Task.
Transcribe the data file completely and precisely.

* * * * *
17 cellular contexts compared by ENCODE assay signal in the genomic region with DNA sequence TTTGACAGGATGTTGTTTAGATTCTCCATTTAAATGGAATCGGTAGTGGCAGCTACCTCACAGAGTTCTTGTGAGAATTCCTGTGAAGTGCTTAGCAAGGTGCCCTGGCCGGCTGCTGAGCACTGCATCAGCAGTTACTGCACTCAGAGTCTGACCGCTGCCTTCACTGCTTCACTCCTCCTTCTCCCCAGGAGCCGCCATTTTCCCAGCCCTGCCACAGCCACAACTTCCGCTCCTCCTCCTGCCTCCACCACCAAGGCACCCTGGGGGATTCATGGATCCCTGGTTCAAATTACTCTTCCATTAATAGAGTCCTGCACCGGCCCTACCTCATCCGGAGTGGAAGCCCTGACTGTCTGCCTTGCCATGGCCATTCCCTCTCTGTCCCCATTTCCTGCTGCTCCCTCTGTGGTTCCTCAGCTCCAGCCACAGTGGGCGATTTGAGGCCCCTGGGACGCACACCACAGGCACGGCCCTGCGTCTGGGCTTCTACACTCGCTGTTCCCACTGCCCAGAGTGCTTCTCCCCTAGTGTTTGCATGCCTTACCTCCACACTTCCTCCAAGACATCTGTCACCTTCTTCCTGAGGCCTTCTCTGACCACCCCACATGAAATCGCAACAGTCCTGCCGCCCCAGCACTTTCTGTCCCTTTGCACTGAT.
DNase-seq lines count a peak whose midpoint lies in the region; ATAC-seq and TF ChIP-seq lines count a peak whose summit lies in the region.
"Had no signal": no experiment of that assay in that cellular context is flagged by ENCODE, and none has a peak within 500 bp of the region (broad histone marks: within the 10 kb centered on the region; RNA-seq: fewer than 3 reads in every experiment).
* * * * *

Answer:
17 cellular contexts compared by ENCODE assay signal in the genomic region with DNA sequence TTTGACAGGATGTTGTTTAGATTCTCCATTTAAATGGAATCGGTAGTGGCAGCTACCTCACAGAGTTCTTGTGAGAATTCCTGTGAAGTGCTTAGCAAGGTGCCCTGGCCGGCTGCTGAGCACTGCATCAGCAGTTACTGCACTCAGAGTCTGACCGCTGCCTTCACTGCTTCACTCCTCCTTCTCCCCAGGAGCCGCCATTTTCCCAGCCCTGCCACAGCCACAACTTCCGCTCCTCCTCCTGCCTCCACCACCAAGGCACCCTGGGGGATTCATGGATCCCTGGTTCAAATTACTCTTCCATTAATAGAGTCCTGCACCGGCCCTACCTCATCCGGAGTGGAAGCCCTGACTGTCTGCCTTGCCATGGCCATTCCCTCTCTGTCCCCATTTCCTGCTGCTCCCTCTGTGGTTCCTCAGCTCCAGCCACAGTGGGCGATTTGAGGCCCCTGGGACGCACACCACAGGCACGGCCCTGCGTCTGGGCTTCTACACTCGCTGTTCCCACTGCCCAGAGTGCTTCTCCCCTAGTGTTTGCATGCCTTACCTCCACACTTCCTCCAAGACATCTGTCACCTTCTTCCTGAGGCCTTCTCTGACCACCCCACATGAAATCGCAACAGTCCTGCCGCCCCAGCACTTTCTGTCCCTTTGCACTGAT.
DNase-seq lines count a peak whose midpoint lies in the region; ATAC-seq and TF ChIP-seq lines count a peak whose summit lies in the region.
"Had no signal": no experiment of that assay in that cellular context is flagged by ENCODE, and none has a peak within 500 bp of the region (broad histone marks: within the 10 kb centered on the region; RNA-seq: fewer than 3 reads in every experiment).